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Presenteeism

Work despite illness - productivity losses and health costs

Working despite illness (presenteeism) is a current phenomenon of modern working world. The exact distribution can only be determined in a few ways, as well as the costs induced by productivity losses and the possible chronification of diseases.

A frequently used key figure for assessing the state of health of employees is the number of days of work incapacity. This is meant as days when employees stay at home due to illness. We also speak of absenteeism. Another indicator, however, which has so far rarely been added, is presenteeism. In this case, employees go to work despite a disease, even though it would have been legitimate and advisable to take sick days or have the doctor write a sick note.

Presentism © Uwe Völkner, Fotoagentur FOX

The concept of presenteeism has not yet been uniformly defined. So far, there are also no uniform concepts for dealing with this problem. Presenteeism is an indicator of the state of health, which, unlike doctors' sick notes, has not yet been regularly recorded. It is also not clearly perceived, since the employee is indeed present.

The reasons why employees go to work with a cold, with pain or other ailments can be explained in various ways. In order to gain an in-depth overview of this phenomenon, BAuA has commissioned an international review to revamp the state of knowledge on the subject.

In terms of research: the behaviour of the employees and the productivity losses

There are currently two main strands in the research on presenteeism: work from Europe focuses on the behaviour of employees who despite illness are still going to work. Here, the authors of the studies mainly investigate causes and influencing factors of the behaviour as well as its health consequences.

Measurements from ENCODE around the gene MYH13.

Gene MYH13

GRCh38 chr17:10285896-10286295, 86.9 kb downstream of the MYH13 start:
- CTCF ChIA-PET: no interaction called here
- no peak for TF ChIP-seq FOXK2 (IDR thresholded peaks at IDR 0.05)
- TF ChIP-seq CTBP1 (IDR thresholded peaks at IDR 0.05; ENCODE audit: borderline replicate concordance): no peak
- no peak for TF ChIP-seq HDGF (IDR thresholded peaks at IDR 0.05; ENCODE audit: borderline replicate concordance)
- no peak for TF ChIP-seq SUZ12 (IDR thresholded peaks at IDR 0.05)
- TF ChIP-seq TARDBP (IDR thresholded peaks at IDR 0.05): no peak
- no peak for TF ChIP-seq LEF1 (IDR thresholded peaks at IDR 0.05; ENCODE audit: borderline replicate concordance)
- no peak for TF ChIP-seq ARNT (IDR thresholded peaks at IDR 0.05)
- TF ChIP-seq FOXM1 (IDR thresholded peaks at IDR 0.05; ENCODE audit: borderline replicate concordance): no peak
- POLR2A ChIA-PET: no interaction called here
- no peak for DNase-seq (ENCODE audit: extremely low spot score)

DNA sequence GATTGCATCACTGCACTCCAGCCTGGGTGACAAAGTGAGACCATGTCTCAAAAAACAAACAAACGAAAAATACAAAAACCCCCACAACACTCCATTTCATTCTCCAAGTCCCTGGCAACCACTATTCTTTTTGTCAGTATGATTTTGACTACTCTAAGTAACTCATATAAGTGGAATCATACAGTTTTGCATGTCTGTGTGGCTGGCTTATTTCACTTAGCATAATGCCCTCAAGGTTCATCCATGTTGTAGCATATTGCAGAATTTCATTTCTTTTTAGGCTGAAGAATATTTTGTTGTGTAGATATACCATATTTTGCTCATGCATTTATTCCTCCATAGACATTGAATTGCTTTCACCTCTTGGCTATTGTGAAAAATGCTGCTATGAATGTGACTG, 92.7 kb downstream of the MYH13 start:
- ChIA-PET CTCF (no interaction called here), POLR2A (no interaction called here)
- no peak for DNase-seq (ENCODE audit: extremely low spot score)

From the point of view of health, it is shown that, in the event of a rather poor health, presenteeism increases the risk of cardiovascular disease in the long term. Two studies indicate a link between presenteeism and long-term incapacity for work. But there are also indications that presenteeism can have a positive effect, for example in certain chronic musculoskeletal disorders.

North American studies, on the other hand, are concerned with the productivity losses resulting from health problems at work. Since the influence of diseases on productivity has been investigated in the USA for some time, it is possible to make much better statements about the quality of the measurement procedures. From a business point of view, the costs arising from presenteeism are at least as high as the cost of illness-related absenteeism.

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